“See? The federal government doesn’t work,” they say. “And, by the way, you’re a socialist.”

Like the cult members, there will be no moment of realization. When the devastation caused by global warming gets to be too great, in whatever form it ultimately takes, they’ll say, “People dying because of droughts or plagues or natural disasters… but it’s cold out today, so it’s not a global warming problem. You’re wrong. It’s just the end times.”

Or (who knows which will come first) when the Californication of the federal government is beyond repair, and the government can’t offer basic services because it refuses to tax the wealthy and can’t squeeze any more out of the poor, they’ll say, “See? This is what happens when you let a bunch of socialists have say in government and ignore the Constitution.”

I don’t want to say “I told you so,” while people lose their unemployment insurance, then their health care, then their social security, then their public schools, then their local fire fighters and police officers.

I don’t want to say “I told you so,” while people die in massive storms, or from a lack of fresh water, or in new wars over dwindling resources.

“I told you so” won’t make me feel any better, and besides, these people self-identify as deniers. They will refuse to see it anyway.

But I will be the old man who breaks a hip when the bus slams on its breaks. My son will be the young man who goes sliding up the aisle. And I feel like there’s nothing I can do about it.

Sunday, December 05, 2010

Performing School Reform Backwards

An anonymous poster has challenged my defense of school unions (here, here, here, here, here, here, and here) in three separate posts, ad his/her arguments are worthy of a serious response. He/she has no qualms about calling me "whining" and "greedy", so I think it's a good thing the posts were anonymous, so I can avoid the temptation to return fire in kind. The poster makes some claims which I can agree with, some which need to be refuted, and poses a larger question that should be addressed.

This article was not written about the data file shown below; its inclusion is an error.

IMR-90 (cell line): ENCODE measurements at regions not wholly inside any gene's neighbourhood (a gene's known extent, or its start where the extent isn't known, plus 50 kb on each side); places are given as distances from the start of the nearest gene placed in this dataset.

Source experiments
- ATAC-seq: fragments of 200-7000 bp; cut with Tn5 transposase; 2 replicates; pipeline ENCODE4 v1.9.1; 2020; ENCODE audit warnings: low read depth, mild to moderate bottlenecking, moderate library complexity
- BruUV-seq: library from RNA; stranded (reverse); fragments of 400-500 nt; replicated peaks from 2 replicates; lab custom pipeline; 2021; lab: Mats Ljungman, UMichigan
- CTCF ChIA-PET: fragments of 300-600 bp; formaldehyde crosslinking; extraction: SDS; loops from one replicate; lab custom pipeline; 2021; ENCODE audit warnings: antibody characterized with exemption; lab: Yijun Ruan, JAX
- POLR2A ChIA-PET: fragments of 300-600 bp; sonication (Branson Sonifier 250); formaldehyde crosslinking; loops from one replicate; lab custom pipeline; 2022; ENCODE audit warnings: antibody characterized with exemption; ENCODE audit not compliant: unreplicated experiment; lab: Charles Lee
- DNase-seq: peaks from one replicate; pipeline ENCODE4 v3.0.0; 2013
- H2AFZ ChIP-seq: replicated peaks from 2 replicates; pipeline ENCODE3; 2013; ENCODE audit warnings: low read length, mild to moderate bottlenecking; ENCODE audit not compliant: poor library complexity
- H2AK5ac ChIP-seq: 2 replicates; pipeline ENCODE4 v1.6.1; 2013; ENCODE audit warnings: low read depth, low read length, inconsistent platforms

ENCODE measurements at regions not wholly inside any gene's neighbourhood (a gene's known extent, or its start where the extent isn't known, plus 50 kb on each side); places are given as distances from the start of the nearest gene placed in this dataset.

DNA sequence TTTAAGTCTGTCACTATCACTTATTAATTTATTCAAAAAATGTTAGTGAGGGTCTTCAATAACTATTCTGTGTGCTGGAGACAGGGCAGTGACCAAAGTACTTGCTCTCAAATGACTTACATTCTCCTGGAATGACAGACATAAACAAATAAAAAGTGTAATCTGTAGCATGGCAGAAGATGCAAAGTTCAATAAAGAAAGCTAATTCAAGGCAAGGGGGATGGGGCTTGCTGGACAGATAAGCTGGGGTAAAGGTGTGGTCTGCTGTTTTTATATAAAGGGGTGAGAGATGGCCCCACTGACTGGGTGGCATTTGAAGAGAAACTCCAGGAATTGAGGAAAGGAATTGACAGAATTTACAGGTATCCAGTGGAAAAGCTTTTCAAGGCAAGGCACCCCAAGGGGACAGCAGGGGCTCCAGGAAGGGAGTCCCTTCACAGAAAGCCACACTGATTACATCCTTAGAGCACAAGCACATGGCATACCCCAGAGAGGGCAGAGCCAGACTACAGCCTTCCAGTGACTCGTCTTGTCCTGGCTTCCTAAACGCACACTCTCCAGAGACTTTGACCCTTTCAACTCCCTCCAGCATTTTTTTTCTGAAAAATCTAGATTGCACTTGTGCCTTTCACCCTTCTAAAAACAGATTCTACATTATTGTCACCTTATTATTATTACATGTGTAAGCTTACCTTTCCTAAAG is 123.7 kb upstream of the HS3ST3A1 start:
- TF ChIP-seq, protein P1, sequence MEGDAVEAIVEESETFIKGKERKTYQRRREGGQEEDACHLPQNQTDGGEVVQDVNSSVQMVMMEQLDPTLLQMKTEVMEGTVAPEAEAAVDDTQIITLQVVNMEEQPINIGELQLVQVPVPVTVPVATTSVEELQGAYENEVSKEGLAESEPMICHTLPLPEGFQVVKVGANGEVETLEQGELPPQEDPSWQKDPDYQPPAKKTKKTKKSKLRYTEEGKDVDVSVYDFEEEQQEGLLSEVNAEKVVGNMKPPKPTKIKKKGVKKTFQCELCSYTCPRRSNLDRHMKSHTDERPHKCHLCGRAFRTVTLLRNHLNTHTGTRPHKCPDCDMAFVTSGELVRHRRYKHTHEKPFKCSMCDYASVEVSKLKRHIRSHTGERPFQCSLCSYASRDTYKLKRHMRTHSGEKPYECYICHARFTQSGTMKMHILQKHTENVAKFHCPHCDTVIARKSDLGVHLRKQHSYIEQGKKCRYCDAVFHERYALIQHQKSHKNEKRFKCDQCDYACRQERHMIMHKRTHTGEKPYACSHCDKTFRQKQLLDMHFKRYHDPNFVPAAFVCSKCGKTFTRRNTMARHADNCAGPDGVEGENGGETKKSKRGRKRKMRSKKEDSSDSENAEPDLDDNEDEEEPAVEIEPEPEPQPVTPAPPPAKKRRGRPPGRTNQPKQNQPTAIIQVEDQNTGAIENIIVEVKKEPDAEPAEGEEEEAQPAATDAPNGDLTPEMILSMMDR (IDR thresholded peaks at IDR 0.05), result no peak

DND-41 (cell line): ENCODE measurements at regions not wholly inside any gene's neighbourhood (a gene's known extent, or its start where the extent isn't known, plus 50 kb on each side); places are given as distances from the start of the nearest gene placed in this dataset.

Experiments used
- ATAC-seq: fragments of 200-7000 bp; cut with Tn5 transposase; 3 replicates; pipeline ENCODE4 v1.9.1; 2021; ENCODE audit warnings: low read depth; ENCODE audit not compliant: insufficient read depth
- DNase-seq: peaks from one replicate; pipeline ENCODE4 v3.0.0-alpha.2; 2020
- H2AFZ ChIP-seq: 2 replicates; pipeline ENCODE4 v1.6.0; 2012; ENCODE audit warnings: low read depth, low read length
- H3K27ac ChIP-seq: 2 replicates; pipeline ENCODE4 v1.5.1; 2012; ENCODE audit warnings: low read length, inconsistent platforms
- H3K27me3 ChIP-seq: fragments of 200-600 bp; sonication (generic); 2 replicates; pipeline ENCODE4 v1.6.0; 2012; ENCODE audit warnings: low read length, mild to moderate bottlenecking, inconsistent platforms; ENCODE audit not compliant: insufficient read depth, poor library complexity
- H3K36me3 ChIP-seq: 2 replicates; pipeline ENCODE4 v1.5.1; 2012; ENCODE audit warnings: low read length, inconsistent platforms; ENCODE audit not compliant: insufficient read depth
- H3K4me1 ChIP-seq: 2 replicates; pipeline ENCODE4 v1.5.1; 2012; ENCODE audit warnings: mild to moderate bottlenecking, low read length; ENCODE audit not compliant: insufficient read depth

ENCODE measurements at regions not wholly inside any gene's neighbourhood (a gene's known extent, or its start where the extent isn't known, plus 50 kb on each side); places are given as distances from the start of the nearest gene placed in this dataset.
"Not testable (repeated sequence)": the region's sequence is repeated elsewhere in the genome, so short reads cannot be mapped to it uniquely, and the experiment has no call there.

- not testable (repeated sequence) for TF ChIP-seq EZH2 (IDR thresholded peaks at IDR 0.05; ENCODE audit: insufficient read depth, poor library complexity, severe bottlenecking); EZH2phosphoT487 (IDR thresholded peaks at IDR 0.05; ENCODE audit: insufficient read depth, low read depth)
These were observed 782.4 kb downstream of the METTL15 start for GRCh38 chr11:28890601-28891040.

First off, the poster claims that because teachers are fired at a much lower rate than other professionals, this proves teachers unions are an impediment to getting rid of bad teachers. This simply doesn't follow. I don't know about the situation where the poster lives, and I can't defend New York's infamous "rubber room" model, but where I teach the process to fire a teacher is pretty straight-forward. A teacher would need to be identified as under-performing by an administrator. This doesn't differ from the model in the private business world, where a boss would do an evaluation and tell an employee they need to improve to maintain their employment. Then, they would be put on what is called a "plan of assistance", in which the areas of improvement would be identified, and the teacher would have a chance to show that they have improved. If the teacher failed to improve, they would be fired. The union negotiates the mechanism by which this is to be done, but does not try to prevent it from being implemented. Teachers know we have under-performing teachers in our midst, and we know they make our jobs harder. Teachers compose the teachers unions. We want bad teachers out. The problem is that identifying bad teachers takes time. A round of bad test scores does not show that a teacher is ineffective. Perhaps the class had low skills to begin with. Just as in the private sector, a real performance review would have to be done to see if a firing would make the organization more efficient, or if it would just be a reaction to a hiccup in the market which has nothing to do with a particular employee and would thus make the whole school or company, less effective because of the loss of talent. But administrators rarely use this mechanism. Why not? Partly, it's because it takes so much time and energy. That's not the union's fault. Identifying the effectiveness of employees takes a lot of time and energy for private sector companies, too. But they do it, or they fail. So why don't administrators? I have a theory.